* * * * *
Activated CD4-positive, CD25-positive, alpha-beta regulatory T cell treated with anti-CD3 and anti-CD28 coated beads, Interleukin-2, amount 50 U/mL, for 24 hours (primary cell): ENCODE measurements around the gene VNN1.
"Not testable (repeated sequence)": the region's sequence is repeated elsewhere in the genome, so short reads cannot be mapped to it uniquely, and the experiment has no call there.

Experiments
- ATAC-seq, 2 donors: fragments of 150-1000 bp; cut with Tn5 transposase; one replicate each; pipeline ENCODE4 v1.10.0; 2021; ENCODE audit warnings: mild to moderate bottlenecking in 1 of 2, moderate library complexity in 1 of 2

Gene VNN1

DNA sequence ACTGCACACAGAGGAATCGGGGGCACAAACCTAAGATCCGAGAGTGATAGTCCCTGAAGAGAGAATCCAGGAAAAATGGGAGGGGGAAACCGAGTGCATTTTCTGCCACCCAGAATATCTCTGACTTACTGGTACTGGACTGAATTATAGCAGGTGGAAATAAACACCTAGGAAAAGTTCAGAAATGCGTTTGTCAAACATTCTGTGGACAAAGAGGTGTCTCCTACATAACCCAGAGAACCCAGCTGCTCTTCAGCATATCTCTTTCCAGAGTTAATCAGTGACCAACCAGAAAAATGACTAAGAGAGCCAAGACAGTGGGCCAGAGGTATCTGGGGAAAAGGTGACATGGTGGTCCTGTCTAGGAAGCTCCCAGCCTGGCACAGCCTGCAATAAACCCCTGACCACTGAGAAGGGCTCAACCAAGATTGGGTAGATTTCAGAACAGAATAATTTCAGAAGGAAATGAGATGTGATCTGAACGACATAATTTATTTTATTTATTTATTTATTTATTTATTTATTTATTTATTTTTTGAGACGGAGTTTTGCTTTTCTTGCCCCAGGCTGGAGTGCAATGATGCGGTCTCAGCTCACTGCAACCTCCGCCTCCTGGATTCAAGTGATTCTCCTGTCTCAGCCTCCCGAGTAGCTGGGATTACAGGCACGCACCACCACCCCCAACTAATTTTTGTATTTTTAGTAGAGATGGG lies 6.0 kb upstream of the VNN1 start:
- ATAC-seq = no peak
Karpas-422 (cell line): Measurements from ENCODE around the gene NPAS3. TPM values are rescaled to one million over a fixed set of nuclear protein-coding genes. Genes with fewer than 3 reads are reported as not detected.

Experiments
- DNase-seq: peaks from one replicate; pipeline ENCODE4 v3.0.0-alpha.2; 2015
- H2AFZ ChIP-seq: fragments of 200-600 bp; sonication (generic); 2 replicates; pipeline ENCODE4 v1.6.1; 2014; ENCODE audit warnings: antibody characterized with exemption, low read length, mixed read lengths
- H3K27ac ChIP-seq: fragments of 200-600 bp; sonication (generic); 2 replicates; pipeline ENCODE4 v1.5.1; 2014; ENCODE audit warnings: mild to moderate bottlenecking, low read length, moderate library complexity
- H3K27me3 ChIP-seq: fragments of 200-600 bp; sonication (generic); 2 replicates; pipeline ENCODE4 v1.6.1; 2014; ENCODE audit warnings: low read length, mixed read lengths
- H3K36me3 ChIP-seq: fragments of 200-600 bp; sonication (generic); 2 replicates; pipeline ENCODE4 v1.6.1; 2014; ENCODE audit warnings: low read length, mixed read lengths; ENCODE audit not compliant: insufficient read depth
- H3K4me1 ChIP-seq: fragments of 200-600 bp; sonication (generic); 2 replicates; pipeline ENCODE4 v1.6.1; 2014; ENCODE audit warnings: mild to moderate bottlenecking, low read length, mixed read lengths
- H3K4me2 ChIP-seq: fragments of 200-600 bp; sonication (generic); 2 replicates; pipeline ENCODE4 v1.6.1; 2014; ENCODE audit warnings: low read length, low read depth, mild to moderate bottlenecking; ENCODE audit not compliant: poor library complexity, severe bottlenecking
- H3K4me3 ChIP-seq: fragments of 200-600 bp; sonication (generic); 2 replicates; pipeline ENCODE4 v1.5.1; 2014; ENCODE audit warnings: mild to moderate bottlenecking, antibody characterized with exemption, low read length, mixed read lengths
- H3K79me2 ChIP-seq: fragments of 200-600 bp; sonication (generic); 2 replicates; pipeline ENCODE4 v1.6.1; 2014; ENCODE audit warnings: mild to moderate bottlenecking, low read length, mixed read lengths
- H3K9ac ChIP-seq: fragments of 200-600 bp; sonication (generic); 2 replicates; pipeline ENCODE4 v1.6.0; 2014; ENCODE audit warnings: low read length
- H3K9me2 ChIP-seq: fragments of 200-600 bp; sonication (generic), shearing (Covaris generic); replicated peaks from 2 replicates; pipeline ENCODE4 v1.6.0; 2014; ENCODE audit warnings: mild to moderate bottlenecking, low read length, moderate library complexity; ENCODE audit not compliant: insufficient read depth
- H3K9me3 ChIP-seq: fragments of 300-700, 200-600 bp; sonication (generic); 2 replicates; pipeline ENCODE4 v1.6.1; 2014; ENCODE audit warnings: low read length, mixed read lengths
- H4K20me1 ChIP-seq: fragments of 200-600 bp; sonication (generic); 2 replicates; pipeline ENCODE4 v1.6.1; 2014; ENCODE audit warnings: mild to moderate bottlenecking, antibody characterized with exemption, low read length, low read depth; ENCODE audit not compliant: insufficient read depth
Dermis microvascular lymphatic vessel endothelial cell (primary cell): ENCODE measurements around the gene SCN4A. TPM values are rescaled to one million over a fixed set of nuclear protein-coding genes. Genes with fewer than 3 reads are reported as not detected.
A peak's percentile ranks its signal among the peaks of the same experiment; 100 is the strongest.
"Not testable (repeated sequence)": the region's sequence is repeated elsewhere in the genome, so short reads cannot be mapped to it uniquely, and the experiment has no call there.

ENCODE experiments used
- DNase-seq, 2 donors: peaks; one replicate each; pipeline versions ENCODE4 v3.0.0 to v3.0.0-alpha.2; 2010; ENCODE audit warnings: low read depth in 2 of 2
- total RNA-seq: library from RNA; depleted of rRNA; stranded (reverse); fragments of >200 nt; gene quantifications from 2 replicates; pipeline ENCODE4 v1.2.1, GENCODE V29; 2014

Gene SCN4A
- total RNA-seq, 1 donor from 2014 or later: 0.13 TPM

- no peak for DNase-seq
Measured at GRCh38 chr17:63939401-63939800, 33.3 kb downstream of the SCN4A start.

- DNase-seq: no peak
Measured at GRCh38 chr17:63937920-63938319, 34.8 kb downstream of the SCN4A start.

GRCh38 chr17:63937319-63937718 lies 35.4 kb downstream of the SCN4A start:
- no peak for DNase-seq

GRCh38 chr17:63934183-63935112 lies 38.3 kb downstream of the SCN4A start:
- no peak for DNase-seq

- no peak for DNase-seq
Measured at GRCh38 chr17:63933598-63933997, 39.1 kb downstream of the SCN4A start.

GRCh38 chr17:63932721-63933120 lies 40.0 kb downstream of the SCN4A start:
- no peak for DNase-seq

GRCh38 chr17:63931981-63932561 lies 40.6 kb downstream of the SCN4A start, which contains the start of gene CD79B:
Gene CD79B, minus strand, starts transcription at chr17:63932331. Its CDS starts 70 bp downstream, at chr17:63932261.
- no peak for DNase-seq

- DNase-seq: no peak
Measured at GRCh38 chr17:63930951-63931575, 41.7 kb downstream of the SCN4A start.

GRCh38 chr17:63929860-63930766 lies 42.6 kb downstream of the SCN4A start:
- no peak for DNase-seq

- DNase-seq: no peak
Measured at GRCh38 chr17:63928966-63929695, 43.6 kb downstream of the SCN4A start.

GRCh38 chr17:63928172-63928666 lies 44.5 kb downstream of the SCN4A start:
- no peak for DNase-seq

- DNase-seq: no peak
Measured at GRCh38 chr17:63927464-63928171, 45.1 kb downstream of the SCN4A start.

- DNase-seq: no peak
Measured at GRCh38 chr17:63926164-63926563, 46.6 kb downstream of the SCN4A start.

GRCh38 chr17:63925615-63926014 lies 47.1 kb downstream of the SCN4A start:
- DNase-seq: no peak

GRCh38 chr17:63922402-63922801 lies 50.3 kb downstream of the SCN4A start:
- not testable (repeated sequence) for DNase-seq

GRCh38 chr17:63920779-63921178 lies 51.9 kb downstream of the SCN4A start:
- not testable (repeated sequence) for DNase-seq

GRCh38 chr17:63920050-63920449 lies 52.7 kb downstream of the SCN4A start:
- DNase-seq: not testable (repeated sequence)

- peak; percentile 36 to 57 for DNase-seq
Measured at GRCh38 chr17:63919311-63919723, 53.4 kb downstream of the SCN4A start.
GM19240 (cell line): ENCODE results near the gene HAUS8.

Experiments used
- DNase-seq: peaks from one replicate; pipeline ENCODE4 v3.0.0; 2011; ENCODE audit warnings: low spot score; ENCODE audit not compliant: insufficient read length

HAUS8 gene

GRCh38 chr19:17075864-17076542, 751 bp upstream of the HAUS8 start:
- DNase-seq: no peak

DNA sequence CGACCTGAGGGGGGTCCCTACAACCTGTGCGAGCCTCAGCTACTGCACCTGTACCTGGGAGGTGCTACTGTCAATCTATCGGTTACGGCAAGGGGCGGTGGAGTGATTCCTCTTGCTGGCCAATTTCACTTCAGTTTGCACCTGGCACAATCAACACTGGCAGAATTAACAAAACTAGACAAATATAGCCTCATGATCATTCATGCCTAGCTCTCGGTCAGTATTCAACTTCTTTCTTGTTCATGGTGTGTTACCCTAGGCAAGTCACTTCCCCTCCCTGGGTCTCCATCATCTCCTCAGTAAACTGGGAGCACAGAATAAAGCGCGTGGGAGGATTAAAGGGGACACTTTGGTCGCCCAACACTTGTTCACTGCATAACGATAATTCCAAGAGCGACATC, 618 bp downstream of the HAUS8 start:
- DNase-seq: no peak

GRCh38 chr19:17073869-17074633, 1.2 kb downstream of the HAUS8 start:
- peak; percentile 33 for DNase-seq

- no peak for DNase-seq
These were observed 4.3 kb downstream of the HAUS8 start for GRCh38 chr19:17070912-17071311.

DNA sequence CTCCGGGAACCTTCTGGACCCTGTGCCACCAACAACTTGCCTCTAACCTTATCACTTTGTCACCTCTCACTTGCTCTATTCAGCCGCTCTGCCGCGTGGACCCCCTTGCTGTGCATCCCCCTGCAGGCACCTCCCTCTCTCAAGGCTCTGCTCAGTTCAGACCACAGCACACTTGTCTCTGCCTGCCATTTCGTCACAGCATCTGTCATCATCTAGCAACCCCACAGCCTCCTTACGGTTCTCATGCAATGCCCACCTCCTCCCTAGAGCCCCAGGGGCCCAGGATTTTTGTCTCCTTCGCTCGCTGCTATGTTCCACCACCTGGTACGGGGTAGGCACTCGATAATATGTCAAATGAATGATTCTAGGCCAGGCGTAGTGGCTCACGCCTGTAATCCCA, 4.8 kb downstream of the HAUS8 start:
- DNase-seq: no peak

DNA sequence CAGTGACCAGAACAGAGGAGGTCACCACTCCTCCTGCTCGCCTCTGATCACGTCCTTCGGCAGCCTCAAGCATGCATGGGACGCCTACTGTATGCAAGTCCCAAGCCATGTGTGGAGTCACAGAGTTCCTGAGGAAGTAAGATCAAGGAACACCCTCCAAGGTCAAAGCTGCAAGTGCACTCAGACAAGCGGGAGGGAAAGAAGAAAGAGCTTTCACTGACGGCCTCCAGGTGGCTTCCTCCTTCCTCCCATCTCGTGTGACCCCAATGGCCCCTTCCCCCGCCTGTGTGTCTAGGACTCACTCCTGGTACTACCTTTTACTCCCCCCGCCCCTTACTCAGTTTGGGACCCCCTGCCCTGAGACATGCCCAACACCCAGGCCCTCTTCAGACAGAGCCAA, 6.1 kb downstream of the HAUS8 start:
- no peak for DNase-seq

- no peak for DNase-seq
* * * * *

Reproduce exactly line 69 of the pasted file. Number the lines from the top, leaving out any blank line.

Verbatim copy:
Experiments used